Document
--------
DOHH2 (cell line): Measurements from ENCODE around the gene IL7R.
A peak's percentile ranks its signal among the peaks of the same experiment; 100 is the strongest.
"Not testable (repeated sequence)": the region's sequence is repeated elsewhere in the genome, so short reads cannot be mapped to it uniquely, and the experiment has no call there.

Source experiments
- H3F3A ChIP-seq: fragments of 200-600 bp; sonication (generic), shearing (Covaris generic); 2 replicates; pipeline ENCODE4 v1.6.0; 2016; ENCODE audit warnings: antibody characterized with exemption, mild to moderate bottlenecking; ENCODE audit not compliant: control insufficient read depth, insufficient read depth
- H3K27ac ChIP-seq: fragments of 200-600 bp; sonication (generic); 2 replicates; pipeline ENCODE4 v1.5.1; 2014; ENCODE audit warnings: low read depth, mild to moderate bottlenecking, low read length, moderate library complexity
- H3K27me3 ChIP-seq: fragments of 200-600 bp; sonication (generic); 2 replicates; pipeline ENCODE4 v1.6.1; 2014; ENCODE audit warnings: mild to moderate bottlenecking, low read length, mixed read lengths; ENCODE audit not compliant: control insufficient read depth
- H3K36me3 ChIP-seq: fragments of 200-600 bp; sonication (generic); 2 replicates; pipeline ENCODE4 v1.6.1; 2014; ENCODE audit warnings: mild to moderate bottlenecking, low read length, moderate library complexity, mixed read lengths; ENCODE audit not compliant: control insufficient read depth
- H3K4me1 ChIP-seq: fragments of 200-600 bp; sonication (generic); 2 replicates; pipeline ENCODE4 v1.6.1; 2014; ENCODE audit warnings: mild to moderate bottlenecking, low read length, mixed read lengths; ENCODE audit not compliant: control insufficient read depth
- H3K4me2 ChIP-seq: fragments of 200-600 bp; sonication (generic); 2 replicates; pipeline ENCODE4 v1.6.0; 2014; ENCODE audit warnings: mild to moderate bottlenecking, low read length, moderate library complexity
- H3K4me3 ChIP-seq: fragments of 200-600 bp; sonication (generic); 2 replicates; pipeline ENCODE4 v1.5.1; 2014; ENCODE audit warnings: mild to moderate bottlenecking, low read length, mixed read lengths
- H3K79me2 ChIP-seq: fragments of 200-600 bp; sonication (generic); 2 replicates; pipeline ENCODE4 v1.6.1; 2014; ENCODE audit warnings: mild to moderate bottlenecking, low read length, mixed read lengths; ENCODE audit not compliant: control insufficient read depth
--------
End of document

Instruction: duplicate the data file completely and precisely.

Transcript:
DOHH2 (cell line): Measurements from ENCODE around the gene IL7R.
A peak's percentile ranks its signal among the peaks of the same experiment; 100 is the strongest.
"Not testable (repeated sequence)": the region's sequence is repeated elsewhere in the genome, so short reads cannot be mapped to it uniquely, and the experiment has no call there.

Source experiments
- H3F3A ChIP-seq: fragments of 200-600 bp; sonication (generic), shearing (Covaris generic); 2 replicates; pipeline ENCODE4 v1.6.0; 2016; ENCODE audit warnings: antibody characterized with exemption, mild to moderate bottlenecking; ENCODE audit not compliant: control insufficient read depth, insufficient read depth
- H3K27ac ChIP-seq: fragments of 200-600 bp; sonication (generic); 2 replicates; pipeline ENCODE4 v1.5.1; 2014; ENCODE audit warnings: low read depth, mild to moderate bottlenecking, low read length, moderate library complexity
- H3K27me3 ChIP-seq: fragments of 200-600 bp; sonication (generic); 2 replicates; pipeline ENCODE4 v1.6.1; 2014; ENCODE audit warnings: mild to moderate bottlenecking, low read length, mixed read lengths; ENCODE audit not compliant: control insufficient read depth
- H3K36me3 ChIP-seq: fragments of 200-600 bp; sonication (generic); 2 replicates; pipeline ENCODE4 v1.6.1; 2014; ENCODE audit warnings: mild to moderate bottlenecking, low read length, moderate library complexity, mixed read lengths; ENCODE audit not compliant: control insufficient read depth
- H3K4me1 ChIP-seq: fragments of 200-600 bp; sonication (generic); 2 replicates; pipeline ENCODE4 v1.6.1; 2014; ENCODE audit warnings: mild to moderate bottlenecking, low read length, mixed read lengths; ENCODE audit not compliant: control insufficient read depth
- H3K4me2 ChIP-seq: fragments of 200-600 bp; sonication (generic); 2 replicates; pipeline ENCODE4 v1.6.0; 2014; ENCODE audit warnings: mild to moderate bottlenecking, low read length, moderate library complexity
- H3K4me3 ChIP-seq: fragments of 200-600 bp; sonication (generic); 2 replicates; pipeline ENCODE4 v1.5.1; 2014; ENCODE audit warnings: mild to moderate bottlenecking, low read length, mixed read lengths
- H3K79me2 ChIP-seq: fragments of 200-600 bp; sonication (generic); 2 replicates; pipeline ENCODE4 v1.6.1; 2014; ENCODE audit warnings: mild to moderate bottlenecking, low read length, mixed read lengths; ENCODE audit not compliant: control insufficient read depth